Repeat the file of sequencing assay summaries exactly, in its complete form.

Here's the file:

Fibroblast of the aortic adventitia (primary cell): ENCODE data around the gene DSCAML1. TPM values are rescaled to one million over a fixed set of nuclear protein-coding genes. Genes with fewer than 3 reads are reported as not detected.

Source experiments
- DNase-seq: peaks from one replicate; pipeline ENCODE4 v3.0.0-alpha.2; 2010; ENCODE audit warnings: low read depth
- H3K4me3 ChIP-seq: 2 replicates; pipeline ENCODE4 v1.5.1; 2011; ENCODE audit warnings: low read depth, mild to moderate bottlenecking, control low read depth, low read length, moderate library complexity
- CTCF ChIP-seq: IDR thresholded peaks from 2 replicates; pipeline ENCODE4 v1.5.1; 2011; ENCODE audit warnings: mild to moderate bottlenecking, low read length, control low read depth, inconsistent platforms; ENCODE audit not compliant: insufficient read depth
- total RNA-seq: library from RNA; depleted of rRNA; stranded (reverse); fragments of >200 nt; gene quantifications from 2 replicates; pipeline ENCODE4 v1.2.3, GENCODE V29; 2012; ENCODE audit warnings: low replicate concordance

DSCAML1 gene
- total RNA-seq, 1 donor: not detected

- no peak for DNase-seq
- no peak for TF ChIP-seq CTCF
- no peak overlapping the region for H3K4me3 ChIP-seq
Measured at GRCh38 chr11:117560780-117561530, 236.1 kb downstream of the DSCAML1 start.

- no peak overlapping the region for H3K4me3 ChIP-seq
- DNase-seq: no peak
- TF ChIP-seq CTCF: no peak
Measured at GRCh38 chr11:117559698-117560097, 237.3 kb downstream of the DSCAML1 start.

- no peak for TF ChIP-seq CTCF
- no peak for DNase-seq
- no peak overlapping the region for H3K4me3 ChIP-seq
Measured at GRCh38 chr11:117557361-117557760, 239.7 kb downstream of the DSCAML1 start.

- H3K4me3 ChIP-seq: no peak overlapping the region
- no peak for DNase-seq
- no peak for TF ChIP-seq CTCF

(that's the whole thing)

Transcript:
Fibroblast of the aortic adventitia (primary cell): ENCODE data around the gene DSCAML1. TPM values are rescaled to one million over a fixed set of nuclear protein-coding genes. Genes with fewer than 3 reads are reported as not detected.

Source experiments
- DNase-seq: peaks from one replicate; pipeline ENCODE4 v3.0.0-alpha.2; 2010; ENCODE audit warnings: low read depth
- H3K4me3 ChIP-seq: 2 replicates; pipeline ENCODE4 v1.5.1; 2011; ENCODE audit warnings: low read depth, mild to moderate bottlenecking, control low read depth, low read length, moderate library complexity
- CTCF ChIP-seq: IDR thresholded peaks from 2 replicates; pipeline ENCODE4 v1.5.1; 2011; ENCODE audit warnings: mild to moderate bottlenecking, low read length, control low read depth, inconsistent platforms; ENCODE audit not compliant: insufficient read depth
- total RNA-seq: library from RNA; depleted of rRNA; stranded (reverse); fragments of >200 nt; gene quantifications from 2 replicates; pipeline ENCODE4 v1.2.3, GENCODE V29; 2012; ENCODE audit warnings: low replicate concordance

DSCAML1 gene
- total RNA-seq, 1 donor: not detected

- no peak for DNase-seq
- no peak for TF ChIP-seq CTCF
- no peak overlapping the region for H3K4me3 ChIP-seq
Measured at GRCh38 chr11:117560780-117561530, 236.1 kb downstream of the DSCAML1 start.

- no peak overlapping the region for H3K4me3 ChIP-seq
- DNase-seq: no peak
- TF ChIP-seq CTCF: no peak
Measured at GRCh38 chr11:117559698-117560097, 237.3 kb downstream of the DSCAML1 start.

- no peak for TF ChIP-seq CTCF
- no peak for DNase-seq
- no peak overlapping the region for H3K4me3 ChIP-seq
Measured at GRCh38 chr11:117557361-117557760, 239.7 kb downstream of the DSCAML1 start.

- H3K4me3 ChIP-seq: no peak overlapping the region
- no peak for DNase-seq
- no peak for TF ChIP-seq CTCF